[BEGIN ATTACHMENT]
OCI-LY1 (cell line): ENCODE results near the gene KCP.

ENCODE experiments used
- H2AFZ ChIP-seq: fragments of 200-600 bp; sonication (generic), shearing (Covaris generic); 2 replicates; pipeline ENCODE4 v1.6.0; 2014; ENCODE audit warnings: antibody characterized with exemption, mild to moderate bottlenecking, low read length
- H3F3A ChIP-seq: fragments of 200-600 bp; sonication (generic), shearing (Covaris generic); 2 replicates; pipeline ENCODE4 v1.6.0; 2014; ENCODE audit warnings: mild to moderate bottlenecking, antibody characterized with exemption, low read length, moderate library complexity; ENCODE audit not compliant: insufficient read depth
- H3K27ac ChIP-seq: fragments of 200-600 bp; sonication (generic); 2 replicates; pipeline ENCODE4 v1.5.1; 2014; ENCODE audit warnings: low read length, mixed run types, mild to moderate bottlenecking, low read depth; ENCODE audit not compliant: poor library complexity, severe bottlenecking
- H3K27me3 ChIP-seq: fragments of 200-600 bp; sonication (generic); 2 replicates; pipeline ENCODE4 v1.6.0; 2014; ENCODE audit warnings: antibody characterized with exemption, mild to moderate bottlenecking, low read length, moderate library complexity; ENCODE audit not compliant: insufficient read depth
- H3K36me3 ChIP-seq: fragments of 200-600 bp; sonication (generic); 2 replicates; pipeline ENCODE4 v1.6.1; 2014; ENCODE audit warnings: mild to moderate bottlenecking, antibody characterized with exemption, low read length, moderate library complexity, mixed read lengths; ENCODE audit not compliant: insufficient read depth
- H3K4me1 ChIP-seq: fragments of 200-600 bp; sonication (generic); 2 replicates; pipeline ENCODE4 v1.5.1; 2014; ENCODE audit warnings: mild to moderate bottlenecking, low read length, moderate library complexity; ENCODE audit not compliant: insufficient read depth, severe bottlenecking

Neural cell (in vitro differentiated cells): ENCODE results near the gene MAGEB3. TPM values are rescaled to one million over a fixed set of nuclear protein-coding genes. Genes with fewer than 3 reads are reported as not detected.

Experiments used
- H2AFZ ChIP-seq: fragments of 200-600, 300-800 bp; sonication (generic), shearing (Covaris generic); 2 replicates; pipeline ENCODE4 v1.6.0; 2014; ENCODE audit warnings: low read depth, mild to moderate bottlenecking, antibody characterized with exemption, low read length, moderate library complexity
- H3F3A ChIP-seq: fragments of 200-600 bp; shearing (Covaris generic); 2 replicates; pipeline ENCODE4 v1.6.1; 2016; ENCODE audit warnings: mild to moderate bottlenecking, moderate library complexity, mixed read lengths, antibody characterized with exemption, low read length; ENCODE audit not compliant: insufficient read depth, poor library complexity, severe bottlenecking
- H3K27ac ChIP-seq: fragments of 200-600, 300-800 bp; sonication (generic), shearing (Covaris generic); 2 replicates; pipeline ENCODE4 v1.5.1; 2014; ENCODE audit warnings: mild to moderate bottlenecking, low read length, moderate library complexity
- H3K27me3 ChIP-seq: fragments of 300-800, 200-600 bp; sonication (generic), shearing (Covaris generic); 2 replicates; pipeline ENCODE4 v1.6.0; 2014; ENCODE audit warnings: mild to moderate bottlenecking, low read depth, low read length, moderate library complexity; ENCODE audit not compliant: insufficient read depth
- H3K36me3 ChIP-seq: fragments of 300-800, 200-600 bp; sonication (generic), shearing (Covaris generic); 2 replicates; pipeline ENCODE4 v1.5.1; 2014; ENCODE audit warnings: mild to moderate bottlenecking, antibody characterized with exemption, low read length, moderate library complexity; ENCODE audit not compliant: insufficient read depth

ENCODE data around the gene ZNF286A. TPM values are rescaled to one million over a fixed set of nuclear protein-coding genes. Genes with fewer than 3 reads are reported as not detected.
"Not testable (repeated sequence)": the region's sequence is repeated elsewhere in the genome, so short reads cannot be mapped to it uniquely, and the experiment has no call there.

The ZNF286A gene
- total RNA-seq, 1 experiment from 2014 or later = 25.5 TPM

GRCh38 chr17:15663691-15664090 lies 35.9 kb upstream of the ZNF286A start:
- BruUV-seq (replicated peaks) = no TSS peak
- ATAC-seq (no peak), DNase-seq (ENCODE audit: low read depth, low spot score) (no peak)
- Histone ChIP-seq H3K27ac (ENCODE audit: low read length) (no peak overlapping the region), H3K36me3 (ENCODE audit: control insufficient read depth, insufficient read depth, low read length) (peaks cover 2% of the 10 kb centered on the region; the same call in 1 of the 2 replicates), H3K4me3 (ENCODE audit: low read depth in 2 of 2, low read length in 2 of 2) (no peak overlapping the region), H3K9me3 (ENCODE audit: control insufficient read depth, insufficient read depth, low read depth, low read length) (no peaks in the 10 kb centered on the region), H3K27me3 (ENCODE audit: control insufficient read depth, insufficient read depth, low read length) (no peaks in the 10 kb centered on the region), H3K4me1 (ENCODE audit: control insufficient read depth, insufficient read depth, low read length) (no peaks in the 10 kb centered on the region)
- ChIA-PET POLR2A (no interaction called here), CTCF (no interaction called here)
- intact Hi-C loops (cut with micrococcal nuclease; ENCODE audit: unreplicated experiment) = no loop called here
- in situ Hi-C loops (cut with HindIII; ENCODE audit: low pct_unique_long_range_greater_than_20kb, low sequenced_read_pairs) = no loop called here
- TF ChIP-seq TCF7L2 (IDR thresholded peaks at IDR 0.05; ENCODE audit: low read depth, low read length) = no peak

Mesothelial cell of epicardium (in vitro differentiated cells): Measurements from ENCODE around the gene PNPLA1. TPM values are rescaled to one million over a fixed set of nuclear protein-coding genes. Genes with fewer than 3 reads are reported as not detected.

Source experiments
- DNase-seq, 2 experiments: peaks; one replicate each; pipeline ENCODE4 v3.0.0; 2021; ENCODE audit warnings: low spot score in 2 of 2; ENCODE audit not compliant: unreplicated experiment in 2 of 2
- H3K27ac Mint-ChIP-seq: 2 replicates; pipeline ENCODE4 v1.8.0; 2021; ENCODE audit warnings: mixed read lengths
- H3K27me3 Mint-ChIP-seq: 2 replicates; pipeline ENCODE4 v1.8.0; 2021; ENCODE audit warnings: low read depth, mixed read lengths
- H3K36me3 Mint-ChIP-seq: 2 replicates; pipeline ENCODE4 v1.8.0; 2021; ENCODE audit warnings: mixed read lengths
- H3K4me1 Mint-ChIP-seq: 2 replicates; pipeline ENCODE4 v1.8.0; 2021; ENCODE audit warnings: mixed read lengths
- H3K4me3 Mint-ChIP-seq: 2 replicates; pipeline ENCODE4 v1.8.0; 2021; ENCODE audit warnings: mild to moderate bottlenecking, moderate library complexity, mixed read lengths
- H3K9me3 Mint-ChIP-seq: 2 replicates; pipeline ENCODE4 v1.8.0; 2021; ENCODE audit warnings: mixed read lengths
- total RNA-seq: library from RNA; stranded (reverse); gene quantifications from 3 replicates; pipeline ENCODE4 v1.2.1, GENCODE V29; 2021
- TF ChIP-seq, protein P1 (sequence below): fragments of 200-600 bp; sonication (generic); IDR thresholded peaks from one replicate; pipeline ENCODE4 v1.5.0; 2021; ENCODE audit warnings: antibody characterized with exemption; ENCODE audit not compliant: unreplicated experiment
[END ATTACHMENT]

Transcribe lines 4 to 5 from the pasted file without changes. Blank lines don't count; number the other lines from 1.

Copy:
- H3F3A ChIP-seq: fragments of 200-600 bp; sonication (generic), shearing (Covaris generic); 2 replicates; pipeline ENCODE4 v1.6.0; 2014; ENCODE audit warnings: mild to moderate bottlenecking, antibody characterized with exemption, low read length, moderate library complexity; ENCODE audit not compliant: insufficient read depth
- H3K27ac ChIP-seq: fragments of 200-600 bp; sonication (generic); 2 replicates; pipeline ENCODE4 v1.5.1; 2014; ENCODE audit warnings: low read length, mixed run types, mild to moderate bottlenecking, low read depth; ENCODE audit not compliant: poor library complexity, severe bottlenecking